Hunger during Famine
Words like these make clear just how attuned our forefathers were to the diversity of nourishment and resources along the coastline. The hunger during the Famine years was not a result of ignorance or laziness. In fact, there are accounts of coasts being picked bare of every type of seaweed by the starving victims who were denied access to the great stockpiles of grain, butter and other foods that were produced in the country for export at the time.
In each coastal region people pointed out to me the local bráití, areas of deep ocean where the wrasse tend to gather under the kelp. Long before the invention of eco-sounders, the old folk knew the whereabouts of each of these rich fishing grounds and were able to manage them sustainably, so that if a boat was fishing on a specific bráite, others would move to a different one.
But, what should we do with all of these little-known words now? Certainly the insights and timeless perspectives contained in some of them will be useful as we grapple with coastal erosion and climate change, and as we begin to depend more on local species of fish and seaweed rather than importing them from South East Asia and South America. As a stop-gap measure I’ve recorded 250 of these words on a website (www.manchan.com/sea-tamagotchi) as part of a Galway2020 projected titled Sea Tamagotchi. Each word has an accompanying image and audio explanation by the fishermen who shared them. There are also 15 short videos that convey the meaning behind the words, and a handmade book by Redfoxpress that illustrates 38 of the words. As part of St Patrick’s Festival the words will be projected onto walls throughout the city of Dublin during the week of St Patrick’s Day, and COLLECTIVE Films have made a short documentary about some of the fishermen and folklorists that I visited which will air on TG4’s educational channel, Foghlaim.
These are really only token gestures that hint at the vast resources available. Ultimately, what happens to this vast and profound inheritance that has been built up and passed down by our forefathers is in our hands. It’s our birth-right; and whether we pass it on as a precious heirloom or let it dissipate and die is up to us.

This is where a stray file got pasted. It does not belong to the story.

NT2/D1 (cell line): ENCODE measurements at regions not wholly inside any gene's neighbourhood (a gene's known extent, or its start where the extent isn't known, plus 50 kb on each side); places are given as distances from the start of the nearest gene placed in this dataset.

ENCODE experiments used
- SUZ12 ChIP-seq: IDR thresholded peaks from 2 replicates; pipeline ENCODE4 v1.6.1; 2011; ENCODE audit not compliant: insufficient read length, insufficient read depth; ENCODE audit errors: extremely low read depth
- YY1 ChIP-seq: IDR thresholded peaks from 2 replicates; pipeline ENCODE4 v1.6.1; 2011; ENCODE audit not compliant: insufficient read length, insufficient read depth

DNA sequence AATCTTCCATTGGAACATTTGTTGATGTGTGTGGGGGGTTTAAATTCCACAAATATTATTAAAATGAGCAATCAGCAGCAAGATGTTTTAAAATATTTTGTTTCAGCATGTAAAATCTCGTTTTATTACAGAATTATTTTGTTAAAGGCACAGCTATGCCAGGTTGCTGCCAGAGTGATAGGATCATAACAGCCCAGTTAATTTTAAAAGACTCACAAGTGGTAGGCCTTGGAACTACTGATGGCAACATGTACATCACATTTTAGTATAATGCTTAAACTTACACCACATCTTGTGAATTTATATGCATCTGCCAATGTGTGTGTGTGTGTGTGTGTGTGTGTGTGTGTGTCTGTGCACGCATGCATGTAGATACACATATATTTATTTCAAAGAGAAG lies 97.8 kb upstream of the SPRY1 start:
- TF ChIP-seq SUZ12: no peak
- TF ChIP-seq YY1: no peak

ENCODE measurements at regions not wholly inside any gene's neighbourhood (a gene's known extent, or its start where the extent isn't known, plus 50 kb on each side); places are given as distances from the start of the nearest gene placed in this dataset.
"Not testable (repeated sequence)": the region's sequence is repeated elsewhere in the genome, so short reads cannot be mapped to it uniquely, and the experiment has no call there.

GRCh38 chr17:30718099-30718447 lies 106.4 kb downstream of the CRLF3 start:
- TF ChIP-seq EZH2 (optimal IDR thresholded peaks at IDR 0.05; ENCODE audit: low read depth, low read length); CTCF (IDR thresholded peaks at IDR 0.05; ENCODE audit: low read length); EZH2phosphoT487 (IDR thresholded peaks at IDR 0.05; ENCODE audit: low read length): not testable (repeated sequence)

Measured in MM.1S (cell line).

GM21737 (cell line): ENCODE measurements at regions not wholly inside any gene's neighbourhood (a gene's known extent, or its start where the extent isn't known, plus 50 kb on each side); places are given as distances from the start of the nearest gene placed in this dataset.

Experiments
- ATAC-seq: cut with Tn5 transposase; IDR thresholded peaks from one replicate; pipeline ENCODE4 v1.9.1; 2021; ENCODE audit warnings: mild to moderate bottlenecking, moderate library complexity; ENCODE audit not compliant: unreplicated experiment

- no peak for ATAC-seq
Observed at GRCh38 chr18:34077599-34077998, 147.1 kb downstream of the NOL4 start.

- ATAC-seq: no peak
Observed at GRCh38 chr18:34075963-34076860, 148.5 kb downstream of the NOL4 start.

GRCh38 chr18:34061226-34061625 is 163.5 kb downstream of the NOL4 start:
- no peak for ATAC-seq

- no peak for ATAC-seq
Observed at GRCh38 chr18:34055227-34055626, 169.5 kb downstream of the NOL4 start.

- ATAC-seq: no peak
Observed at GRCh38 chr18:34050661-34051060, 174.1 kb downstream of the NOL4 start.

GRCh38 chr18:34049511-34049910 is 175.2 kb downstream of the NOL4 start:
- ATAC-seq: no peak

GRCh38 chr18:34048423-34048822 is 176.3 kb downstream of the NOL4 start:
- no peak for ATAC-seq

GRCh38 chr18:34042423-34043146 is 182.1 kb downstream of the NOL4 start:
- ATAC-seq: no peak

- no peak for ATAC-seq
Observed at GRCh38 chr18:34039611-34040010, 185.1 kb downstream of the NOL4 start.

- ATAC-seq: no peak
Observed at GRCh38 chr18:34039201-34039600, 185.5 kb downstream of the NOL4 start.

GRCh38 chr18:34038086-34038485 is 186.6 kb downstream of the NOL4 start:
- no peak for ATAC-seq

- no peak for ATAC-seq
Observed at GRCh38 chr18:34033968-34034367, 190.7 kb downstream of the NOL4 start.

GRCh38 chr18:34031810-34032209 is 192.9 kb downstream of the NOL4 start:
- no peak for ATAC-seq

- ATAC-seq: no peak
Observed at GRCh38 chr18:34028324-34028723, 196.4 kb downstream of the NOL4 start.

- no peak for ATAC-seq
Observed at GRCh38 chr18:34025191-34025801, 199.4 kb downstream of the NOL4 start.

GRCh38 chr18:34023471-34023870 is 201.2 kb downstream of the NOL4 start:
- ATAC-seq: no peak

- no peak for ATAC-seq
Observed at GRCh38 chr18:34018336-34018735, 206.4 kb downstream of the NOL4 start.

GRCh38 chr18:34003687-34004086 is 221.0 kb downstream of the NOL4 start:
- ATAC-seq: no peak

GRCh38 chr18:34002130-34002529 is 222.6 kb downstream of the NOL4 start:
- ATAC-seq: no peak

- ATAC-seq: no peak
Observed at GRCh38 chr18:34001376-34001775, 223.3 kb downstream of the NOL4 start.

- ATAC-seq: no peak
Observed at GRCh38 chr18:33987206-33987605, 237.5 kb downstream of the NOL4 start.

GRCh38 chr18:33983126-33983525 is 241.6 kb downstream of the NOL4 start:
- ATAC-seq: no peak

Shallow, rocky seabed out beyond where the smaller seaweed grows. Rockfish and lobsters thrive here. Also a stump of cabbage. A slovenly woman.
Scian Coirlí (Skee-yen Kore-lee)
A three-bladed knife on a 16ft long pole, used in conjunction with the pike for gathering kelp. Neither has been used for 80 years, but their memory lives on.
Stacked flagstones on the shore used long ago to support a boat while loading it with seaweed. Also graves, memorial mounds and paving.
Strapa ballachaí (Strop-eh Bollokey)
A ring of rope with up to thirty ballan wrasse strung up through their mouths on it. A way of carrying the day’s catch home.
Calmness between two changes of falling or ebbing tide. Unsteady water when currents meet and are about to change direction.
A dangerous, churning whirlpool between two strong currents. The sea can drop up to 3 metres at such points.
The sucking-out sound of the shoreline at night. Often heard in springtime when large waves pull the pebbles from the shore, then roll them back in.
Forecasting the weather by noticing natural phenomena.
The whistling or murmuring of the sea in a cove when the water rushes in and is then pulled out again.